Pauline Broomhead is the founding CEO of the Foundation for Social Improvement (FSI), a charity she set up with fellow co-founder Emma Harrison in a bid to support small charities with the best learning opportunities to help them secure a sustainable future.
Pauline is passionate about upskilling small charities, ensuring they have the necessary resources to govern well, build long term sustainability and inspire support through the impact of their work. Pauline’s career has seen her work on campaigns with many of the most high-profile charities in the UK and abroad. Throughout her career, she has garnered a reputation for strategic thinking, relationship management and an undeniable commitment to the sector.
Today, Pauline uses this experience to manage her team at the FSI and deliver training, development and consultancy services all over the UK. Pauline has also encouraged the FSI to grow its policy arm, via the Small Charity Index research, which continually surveys small charities and publishes the results for everyone to use.
In its 10 years, the FSI has helped thousands of small charities improve their operations and maximise fundraising opportunities in order to deliver and diversify the services offered to their communities.
It is this spirit of building better communities and sharing knowledge that motivates Pauline and her team to run Small Charity Week each year – to encourage collaboration in the sector and to celebrate all the hard work of small charities across the UK.
1- In no more than three sentences, please explain what you do
Most of my time is spent on working out how we can amplify the voices of small charities whether that be around the challenges they face or their need for increased resource and support. I try to see how I can use the FSI’s resources to get more for small charities, for instance when we are in Glasgow Training, can I use that opportunity to engage with local commissioners or funders, inviting them along to meet local charities, so creating the environment that might start or build relationships. The rest of my time is thinking about ‘what’s next’ not just for the FSI but for small charities, surveying what’s going on and asking questions of our members to see how things are affecting them and then working out how I can adapt or change our services to better meet their needs.
2- Who inspires you?
That would have to be small charities, I get to meet some of the most dedicated, passionate, innovative, and creative people who each an everyday make a difference in their local communities and when things get tough I think of just how tough it is for them and carry on. I really admire honesty, integrity, selflessness and fighting for what you believe in so if you asked my family who I admired I think they might say Nelson Mandela but also women who without any resources stand up and force change like Rosa Parks. In real life I remember meeting two young people who were heading off to Sri Lanka to start a charity after honeymooning there and seeing the educational injustice that children living on tea plantations faced – they saw an injustice and decided to take action – out of that came the Tealeaf Trust and today some 7 years on hundreds of children on tea plantations in Sri Lanka are better educated – what could be more inspiring….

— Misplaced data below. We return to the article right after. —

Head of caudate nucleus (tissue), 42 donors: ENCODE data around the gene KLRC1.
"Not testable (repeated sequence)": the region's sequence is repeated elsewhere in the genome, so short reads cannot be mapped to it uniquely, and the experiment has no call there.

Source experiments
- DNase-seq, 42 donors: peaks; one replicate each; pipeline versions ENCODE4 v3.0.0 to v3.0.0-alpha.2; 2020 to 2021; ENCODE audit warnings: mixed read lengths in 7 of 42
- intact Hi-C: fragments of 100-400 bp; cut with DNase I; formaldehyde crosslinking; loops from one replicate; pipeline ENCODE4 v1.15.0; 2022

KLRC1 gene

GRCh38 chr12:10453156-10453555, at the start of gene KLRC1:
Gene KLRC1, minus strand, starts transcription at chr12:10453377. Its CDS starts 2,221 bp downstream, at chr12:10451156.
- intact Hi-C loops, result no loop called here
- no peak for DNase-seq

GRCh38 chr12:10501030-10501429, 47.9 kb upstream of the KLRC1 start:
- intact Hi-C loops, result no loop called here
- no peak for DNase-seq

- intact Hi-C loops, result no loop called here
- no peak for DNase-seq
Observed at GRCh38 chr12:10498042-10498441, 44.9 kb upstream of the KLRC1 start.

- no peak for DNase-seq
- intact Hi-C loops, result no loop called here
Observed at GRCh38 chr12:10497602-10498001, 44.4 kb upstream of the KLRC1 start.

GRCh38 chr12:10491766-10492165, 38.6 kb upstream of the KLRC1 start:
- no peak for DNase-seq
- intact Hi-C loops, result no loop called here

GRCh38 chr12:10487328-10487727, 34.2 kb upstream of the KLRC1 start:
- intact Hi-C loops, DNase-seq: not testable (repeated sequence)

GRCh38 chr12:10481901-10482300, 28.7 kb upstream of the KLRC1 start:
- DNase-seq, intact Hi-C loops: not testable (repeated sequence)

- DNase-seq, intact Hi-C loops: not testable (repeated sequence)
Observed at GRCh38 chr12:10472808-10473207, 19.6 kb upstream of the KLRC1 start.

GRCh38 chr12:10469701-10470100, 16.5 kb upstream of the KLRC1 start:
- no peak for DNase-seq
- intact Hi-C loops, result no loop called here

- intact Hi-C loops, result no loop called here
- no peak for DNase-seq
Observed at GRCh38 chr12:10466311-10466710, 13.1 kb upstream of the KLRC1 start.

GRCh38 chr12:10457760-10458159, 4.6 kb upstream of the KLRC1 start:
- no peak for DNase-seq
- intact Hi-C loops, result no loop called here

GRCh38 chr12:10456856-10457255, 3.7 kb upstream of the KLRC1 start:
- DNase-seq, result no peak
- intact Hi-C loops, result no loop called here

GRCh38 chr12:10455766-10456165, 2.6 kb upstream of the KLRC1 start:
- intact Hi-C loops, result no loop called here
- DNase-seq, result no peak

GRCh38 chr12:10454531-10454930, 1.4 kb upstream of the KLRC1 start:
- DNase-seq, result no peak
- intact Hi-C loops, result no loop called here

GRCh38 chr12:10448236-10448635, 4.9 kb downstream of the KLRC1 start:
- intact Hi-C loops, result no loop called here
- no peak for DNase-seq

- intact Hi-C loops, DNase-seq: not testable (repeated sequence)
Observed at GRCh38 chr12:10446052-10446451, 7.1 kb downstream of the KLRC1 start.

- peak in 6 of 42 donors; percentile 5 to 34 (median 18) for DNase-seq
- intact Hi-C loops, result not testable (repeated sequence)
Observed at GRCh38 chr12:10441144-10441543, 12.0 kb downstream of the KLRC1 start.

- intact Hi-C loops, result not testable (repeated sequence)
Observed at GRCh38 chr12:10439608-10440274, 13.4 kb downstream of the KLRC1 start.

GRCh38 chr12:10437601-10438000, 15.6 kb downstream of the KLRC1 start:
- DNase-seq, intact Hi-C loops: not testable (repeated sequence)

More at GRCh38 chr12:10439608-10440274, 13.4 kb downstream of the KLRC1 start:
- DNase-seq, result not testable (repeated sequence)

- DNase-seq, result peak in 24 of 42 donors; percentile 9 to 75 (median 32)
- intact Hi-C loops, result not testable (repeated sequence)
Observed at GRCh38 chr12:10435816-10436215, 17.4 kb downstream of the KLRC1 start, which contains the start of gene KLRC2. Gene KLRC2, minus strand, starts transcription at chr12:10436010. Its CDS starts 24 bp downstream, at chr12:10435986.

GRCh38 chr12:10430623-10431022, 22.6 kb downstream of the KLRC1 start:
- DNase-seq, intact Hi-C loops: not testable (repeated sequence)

3- What is the biggest change you want to see in the world?
I’d really like to see each of us reaching our true potential, being the best we can be for ourselves and for those whose lives we touch. Alongside a wider recognition that difference is awesome, that difference delivers benefits and engenders understanding and that difference doesn’t necessarily mean different.
4- What would you like to be remembered for?
Being passionate about making a difference but honestly I’m not sure in the grand scheme of things anything big, perhaps just remembered by anyone whose I shared a path along the way would be great.
5- What is the most interesting new idea you’ve come across in the past year?
I don’t suppose one big idea has really interested me over the past year but what I find incredibly exciting is the desire to embrace a concept that is growing across the whole of society to ‘own less’ and to ‘share more’. From the clothes you no longer want, to the household goods that are no longer of use to you but could be of use to someone else, even to the concept of sharing your home as so many people put their hands up to help out refugees looking for a place to stay. We are by no means all the way there yet but it seems to me that we are becoming more open to the idea of sharing. Let’s hope that as we progress we will be less excited by ownership and more excited about how we can share with those around us and around the world in ways that are also open to all.
6- Finally, how can people engage with your work if they’d like to learn more/help?
Absolutely any small charity registered in the UK (either through the Charity Commission or through HMRC) has access to our entire range of services for free, whether that’s getting one hour’s advice or coming along to a conference or a training day near you. Becoming a member of the FSI, which is also free, gains you access to over £2.5 million of free support services each year – it’s up to you how you use the support we offer so dip in to one training in a town near you or take part in Small Charity Week celebrating amazing small charities or have your say through input into the Small Charity Index – whatever relationship you want with the FSI is your choice – we are just here to give support when you need it.